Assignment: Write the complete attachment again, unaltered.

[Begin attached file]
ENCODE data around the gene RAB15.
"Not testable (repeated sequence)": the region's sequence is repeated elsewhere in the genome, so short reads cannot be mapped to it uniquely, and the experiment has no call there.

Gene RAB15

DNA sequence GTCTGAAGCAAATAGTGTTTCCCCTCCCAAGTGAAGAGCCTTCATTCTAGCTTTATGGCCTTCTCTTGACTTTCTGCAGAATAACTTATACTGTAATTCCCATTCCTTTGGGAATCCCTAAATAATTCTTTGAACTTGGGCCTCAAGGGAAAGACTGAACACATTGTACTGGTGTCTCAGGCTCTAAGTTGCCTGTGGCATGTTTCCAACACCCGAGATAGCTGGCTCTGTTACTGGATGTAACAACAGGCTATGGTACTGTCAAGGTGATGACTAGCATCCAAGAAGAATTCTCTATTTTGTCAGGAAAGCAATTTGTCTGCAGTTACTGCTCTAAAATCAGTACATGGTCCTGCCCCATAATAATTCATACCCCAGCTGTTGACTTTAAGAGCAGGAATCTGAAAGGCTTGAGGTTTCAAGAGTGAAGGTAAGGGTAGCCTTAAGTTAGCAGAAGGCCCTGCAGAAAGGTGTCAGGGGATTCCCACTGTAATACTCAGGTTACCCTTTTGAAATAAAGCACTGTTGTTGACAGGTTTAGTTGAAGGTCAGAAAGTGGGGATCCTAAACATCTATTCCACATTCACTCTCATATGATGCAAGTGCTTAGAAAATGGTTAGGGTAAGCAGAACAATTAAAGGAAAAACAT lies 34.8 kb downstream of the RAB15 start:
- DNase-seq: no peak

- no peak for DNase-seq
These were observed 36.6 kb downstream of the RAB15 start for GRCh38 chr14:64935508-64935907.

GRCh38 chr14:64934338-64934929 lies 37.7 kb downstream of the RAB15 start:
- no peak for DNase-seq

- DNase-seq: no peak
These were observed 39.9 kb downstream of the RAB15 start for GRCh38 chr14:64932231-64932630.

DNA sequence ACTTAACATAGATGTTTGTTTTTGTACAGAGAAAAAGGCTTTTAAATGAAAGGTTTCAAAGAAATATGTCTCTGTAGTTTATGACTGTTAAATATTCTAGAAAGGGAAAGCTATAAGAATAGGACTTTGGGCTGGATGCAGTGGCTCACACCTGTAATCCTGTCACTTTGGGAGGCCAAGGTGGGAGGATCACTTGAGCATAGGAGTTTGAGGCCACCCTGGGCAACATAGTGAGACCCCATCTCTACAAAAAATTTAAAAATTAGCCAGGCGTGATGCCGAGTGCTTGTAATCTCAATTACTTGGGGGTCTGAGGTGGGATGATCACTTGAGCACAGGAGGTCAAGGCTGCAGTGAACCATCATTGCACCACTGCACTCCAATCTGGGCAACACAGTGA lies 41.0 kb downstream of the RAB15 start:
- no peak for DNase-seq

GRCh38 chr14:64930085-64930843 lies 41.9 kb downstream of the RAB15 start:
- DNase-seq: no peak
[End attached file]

ENCODE data around the gene RAB15.
"Not testable (repeated sequence)": the region's sequence is repeated elsewhere in the genome, so short reads cannot be mapped to it uniquely, and the experiment has no call there.

Gene RAB15

DNA sequence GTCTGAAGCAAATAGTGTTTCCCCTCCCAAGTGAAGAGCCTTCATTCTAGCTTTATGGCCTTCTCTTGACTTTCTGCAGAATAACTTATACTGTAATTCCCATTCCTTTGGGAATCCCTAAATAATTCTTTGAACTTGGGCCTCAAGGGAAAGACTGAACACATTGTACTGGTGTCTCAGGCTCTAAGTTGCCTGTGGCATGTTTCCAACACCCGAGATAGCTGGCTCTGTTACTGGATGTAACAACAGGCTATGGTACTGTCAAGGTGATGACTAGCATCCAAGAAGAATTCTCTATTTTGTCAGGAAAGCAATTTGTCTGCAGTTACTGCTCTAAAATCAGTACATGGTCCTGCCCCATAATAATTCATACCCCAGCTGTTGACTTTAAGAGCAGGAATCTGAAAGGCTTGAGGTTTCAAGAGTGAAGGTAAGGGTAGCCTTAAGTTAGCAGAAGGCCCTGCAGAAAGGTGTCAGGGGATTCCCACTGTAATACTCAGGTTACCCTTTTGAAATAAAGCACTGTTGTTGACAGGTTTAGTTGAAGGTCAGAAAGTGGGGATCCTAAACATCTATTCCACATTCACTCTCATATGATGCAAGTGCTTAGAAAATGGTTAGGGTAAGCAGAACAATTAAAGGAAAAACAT lies 34.8 kb downstream of the RAB15 start:
- DNase-seq: no peak

- no peak for DNase-seq
These were observed 36.6 kb downstream of the RAB15 start for GRCh38 chr14:64935508-64935907.

GRCh38 chr14:64934338-64934929 lies 37.7 kb downstream of the RAB15 start:
- no peak for DNase-seq

- DNase-seq: no peak
These were observed 39.9 kb downstream of the RAB15 start for GRCh38 chr14:64932231-64932630.

DNA sequence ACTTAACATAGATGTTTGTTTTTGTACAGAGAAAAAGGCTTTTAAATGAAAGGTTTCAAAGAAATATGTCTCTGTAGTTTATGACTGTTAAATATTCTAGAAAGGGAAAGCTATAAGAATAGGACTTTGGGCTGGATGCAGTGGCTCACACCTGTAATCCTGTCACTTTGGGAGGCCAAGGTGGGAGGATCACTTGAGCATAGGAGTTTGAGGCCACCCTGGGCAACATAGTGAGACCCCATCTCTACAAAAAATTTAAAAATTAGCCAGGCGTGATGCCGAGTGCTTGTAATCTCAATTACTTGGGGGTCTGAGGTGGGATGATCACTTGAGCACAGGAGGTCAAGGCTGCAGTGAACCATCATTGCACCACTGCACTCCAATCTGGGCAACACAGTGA lies 41.0 kb downstream of the RAB15 start:
- no peak for DNase-seq

GRCh38 chr14:64930085-64930843 lies 41.9 kb downstream of the RAB15 start:
- DNase-seq: no peak